New study finds most big cities in Texas lean liberal
Thanks in large part to former President George W. Bush and the high profile of Gov. Rick Perry, Texas is generally viewed as overwhelmingly conservative. But a new study profiled by The Economist shows that when it comes to big cities, Texas can lean liberal.
The study, created by Chris Warshaw of MIT and Chris Tausanovitch from UCLA, takes into account seven different surveys to try and determine if big cities are responsive when it comes to the views of their citizens. According to the findings, cities do tend to mirror their constituents' views, meaning big cities have more liberal legislation.
Dallas and Houston were the next most-liberal locales behind Austin. The only big city considered conservative was Arlington.
Of the 67 cities listed on the national chart, seven of the eight Texas cities rated as either split on the conservative/liberal spectrum or on the liberal side of the aisle.
Naturally, Austin took home the distinction as the most liberal big city in Texas, falling in near-lockstep with Philadelphia and St. Louis. Dallas and Houston were the next most-liberal locales in the Lone Star State. The only big city considered truly conservative was Arlington.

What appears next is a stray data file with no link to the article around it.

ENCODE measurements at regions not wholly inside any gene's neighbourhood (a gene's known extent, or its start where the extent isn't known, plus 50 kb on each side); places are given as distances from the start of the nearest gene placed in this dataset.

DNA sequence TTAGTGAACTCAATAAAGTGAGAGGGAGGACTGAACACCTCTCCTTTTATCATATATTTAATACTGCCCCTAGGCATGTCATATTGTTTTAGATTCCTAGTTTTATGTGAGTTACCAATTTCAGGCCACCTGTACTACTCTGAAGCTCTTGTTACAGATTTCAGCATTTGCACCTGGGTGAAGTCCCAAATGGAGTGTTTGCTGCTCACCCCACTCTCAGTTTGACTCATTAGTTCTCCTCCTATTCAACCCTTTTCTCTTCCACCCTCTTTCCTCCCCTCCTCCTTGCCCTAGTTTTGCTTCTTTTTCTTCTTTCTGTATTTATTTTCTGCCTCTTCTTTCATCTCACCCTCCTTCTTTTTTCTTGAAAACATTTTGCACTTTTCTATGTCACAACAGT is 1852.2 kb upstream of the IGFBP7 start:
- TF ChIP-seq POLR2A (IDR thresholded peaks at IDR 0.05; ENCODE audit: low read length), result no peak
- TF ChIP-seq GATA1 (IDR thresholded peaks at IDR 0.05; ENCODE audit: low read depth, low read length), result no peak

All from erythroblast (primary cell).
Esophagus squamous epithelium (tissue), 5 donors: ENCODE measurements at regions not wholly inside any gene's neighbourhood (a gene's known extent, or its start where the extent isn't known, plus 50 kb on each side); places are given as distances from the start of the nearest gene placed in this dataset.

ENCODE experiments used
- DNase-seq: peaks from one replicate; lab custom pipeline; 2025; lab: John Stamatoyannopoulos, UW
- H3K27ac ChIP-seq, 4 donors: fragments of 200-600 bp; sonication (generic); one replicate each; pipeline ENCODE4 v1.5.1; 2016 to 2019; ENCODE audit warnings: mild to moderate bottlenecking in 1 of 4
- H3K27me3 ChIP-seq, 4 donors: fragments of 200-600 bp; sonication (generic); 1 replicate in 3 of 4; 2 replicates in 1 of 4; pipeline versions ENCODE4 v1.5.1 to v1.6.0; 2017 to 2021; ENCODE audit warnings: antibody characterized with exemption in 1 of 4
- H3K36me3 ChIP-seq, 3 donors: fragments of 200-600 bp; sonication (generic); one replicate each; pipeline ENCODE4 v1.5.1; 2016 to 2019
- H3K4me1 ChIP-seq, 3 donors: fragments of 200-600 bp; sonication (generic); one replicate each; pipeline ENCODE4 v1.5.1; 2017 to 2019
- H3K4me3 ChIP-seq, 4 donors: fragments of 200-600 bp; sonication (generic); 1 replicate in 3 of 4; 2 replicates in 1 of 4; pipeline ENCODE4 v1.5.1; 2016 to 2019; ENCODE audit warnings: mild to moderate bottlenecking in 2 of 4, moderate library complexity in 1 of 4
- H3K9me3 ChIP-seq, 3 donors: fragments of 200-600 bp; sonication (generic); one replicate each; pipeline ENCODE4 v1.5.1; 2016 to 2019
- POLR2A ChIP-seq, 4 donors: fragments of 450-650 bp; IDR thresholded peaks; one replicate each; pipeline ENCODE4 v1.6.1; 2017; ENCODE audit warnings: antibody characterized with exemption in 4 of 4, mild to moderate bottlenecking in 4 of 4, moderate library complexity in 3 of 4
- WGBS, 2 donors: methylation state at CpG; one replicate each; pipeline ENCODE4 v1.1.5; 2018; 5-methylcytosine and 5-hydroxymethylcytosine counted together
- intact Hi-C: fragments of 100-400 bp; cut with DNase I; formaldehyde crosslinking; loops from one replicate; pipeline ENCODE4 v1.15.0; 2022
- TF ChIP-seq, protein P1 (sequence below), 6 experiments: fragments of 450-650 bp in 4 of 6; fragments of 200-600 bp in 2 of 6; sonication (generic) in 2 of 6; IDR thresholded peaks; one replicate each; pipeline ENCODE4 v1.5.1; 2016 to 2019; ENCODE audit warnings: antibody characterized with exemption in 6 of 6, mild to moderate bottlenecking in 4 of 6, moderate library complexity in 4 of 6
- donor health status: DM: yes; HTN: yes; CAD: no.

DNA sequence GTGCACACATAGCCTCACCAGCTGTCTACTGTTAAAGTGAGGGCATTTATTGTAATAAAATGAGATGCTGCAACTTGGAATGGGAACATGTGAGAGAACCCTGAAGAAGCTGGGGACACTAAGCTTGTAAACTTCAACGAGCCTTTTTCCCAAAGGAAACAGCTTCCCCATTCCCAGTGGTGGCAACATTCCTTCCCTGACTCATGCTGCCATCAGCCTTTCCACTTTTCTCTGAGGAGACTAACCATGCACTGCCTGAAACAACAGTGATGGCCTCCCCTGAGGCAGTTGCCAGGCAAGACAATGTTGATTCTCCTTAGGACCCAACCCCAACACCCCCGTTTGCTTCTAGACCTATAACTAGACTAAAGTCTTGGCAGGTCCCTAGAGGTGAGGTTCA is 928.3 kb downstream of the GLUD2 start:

This isn't much of a surprise, considering Barack Obama was the clear favorite in the metropolitan areas of Dallas, Houston, Austin and San Antonio during the 2012 presidential election. Obama still lost the overall Texas vote handily, but big cities weren't the reason why.
As the cities get smaller in Texas, conservatism tends to win out. In another chart in the study breaking down just Texas cities, many Dallas-Fort Worth suburbs were deemed conservative, including Plano, Lewisville, Carrollton, Garland, Grand Prairie, Richardson, Mesquite, Denton and Irving. In fact, Plano was the second most conservative city behind Amarillo.